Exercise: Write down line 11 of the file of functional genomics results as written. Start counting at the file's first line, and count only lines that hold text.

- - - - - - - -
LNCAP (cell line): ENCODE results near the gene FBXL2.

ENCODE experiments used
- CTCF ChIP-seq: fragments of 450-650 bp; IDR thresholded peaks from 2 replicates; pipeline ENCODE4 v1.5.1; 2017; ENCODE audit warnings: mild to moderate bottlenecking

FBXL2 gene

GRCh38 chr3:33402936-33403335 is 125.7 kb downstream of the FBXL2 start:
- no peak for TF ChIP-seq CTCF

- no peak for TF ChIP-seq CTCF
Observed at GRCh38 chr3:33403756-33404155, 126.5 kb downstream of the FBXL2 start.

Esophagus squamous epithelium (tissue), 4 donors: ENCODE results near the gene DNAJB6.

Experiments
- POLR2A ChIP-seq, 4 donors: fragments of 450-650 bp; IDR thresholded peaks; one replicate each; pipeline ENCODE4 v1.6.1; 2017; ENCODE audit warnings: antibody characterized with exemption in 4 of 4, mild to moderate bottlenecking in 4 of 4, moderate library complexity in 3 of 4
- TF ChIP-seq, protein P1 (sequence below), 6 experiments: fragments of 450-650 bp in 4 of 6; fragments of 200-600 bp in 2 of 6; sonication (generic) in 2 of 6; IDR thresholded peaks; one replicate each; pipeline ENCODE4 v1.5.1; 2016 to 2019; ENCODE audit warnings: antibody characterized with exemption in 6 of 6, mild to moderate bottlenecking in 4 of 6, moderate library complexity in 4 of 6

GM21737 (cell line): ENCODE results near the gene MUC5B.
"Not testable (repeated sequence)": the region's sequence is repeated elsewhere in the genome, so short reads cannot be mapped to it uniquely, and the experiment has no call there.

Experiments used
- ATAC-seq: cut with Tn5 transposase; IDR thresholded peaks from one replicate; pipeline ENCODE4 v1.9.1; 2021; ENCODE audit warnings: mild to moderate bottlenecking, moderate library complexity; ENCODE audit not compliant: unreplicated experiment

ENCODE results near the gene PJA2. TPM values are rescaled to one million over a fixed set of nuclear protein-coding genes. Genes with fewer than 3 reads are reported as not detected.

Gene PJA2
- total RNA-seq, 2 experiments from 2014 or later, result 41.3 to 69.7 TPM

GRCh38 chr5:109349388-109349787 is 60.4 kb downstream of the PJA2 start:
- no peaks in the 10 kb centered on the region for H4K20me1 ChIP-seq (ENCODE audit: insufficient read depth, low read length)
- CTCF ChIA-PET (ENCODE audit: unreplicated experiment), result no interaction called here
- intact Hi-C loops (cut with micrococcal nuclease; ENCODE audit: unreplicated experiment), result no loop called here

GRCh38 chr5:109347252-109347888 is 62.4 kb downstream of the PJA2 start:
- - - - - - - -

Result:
- POLR2A ChIP-seq, 4 donors: fragments of 450-650 bp; IDR thresholded peaks; one replicate each; pipeline ENCODE4 v1.6.1; 2017; ENCODE audit warnings: antibody characterized with exemption in 4 of 4, mild to moderate bottlenecking in 4 of 4, moderate library complexity in 3 of 4